Dalrymple has written extensively on culture, art, politics, education, and medicine regularly drawing on his experiences as a physician and psychiatrist in Africa and the United Kingdom. He has had a fascinating career as a political journalist and full time Doctor. He was arrested as a spy in Gabon, sought after by the South African police for violating apartheid, infiltrated an English communist group, smuggled books to dissidents in Romania and arrested for photographing anti-government demonstrations in Albania to name a few things!
His work is regularly published in, The Times, The Observer, The Daily Telegraph, The Spectator, The Salisbury Review, The British Medical Journal and Axess magasin and is a contributing editor to the City Journal. He has often been recalled as one of the greatest essayists of his age and one of the world’s most inquisitive minds.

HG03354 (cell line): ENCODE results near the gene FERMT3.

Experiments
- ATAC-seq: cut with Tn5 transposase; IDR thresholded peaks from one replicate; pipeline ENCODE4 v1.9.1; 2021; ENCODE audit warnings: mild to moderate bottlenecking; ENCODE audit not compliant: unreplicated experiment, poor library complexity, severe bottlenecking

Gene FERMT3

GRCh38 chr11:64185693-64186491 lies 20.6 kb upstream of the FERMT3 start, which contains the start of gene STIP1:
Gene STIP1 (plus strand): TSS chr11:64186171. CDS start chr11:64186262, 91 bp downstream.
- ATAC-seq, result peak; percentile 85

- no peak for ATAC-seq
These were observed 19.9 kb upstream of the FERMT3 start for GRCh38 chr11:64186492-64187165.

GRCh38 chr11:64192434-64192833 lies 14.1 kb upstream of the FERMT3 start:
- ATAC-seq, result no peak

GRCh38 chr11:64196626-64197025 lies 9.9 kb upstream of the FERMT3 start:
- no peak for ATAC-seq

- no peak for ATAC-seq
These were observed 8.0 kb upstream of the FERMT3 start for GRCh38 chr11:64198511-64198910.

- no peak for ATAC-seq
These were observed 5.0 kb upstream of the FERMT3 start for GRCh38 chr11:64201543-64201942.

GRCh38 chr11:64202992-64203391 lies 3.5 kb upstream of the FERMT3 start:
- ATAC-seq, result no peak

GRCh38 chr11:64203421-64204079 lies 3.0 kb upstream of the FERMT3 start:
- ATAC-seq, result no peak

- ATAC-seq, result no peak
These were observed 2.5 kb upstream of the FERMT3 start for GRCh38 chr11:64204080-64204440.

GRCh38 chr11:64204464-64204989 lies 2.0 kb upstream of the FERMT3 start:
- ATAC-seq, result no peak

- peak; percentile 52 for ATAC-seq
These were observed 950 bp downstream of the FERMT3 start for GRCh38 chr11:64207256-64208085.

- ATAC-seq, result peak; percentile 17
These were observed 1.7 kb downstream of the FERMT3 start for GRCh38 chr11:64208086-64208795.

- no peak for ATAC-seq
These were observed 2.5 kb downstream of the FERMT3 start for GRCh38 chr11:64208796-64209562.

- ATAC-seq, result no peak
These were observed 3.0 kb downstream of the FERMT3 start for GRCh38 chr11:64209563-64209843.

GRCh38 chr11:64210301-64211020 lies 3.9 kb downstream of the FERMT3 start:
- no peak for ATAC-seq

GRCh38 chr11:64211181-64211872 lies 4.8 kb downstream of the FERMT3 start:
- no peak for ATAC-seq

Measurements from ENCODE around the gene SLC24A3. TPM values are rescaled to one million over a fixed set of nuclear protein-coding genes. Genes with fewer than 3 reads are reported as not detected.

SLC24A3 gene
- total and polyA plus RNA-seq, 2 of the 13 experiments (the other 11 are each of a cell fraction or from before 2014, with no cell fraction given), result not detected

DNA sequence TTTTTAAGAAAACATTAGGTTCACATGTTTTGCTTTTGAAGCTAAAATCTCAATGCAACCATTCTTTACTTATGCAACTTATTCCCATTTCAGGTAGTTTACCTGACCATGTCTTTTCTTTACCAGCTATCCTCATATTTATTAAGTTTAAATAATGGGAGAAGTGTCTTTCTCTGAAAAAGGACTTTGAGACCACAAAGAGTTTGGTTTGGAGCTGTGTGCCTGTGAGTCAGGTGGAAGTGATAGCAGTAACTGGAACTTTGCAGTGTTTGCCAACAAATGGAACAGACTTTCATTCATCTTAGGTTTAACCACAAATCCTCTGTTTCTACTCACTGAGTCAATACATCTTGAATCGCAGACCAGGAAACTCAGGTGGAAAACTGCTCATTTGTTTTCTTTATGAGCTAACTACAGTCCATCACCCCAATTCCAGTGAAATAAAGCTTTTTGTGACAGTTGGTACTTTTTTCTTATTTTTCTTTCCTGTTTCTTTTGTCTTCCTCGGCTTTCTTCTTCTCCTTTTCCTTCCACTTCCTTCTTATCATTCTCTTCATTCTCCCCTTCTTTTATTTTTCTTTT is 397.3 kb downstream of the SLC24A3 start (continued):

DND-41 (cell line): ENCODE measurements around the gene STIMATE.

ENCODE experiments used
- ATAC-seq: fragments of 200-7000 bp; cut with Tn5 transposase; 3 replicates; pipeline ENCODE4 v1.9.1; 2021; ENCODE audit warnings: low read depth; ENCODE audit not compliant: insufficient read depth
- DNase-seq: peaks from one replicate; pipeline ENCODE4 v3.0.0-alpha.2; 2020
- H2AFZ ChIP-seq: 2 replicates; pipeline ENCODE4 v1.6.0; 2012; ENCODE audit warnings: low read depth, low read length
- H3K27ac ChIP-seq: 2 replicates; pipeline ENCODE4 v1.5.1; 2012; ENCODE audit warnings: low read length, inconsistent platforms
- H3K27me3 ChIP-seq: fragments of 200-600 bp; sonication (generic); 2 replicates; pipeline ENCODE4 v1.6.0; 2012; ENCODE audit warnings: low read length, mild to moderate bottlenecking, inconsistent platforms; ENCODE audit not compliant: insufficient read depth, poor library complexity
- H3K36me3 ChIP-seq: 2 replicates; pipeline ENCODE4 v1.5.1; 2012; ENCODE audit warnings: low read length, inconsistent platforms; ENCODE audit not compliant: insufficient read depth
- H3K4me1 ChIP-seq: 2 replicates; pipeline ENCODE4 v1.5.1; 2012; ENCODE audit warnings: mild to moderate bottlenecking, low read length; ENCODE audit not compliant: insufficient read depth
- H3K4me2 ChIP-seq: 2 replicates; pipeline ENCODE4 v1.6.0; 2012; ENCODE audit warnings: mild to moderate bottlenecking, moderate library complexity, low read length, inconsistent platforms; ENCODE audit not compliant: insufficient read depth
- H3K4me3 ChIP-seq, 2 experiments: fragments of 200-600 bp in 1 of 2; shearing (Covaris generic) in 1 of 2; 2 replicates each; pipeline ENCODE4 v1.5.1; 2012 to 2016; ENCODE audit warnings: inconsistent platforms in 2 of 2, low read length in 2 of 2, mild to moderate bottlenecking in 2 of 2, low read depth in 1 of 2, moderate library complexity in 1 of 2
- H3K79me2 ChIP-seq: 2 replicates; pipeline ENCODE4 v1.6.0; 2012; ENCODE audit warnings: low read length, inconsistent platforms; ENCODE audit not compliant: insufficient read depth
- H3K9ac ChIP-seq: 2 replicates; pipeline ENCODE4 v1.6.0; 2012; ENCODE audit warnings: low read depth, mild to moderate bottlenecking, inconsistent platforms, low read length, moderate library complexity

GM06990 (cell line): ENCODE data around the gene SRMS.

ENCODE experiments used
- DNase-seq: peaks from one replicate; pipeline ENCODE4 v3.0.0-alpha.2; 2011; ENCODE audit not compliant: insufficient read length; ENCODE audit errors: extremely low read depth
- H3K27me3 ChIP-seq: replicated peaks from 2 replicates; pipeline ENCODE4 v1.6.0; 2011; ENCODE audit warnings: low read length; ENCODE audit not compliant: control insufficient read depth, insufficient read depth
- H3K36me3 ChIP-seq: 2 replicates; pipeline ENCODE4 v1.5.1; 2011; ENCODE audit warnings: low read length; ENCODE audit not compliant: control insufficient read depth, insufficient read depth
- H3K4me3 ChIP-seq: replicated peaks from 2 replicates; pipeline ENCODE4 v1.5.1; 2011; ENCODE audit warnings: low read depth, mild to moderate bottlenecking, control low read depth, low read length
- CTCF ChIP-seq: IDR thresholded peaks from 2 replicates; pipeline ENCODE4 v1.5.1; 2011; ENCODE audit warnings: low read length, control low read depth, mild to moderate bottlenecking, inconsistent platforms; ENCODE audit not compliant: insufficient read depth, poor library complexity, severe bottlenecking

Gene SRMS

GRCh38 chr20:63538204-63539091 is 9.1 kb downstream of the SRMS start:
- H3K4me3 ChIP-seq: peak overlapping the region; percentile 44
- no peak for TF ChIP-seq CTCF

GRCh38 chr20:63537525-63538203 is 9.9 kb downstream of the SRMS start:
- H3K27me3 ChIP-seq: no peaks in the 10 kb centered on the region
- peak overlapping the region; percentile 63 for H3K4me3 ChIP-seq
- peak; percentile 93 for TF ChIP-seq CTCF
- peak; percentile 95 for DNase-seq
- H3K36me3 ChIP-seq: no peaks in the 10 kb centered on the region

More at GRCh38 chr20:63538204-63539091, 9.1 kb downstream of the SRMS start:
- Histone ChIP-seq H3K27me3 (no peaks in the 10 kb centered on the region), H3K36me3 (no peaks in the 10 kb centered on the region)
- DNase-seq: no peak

He frequently argues that the liberal and progressive views prevalent within Western intellectual circles minimise the responsibility of individuals for their own actions and undermine traditional mores, contributing to the formation within rich countries of an underclass afflicted by endemic violence, criminality, sexually transmitted diseases, welfare dependency, and drug abuse.
He advocates a restoration of what he calls traditional British virtues such as "prudence, thrift, industry, honesty, moderation, politeness, self-restraint".
His talk focused on the misconceptions of heroin addiction as an example of myth establishing as an orthodoxy.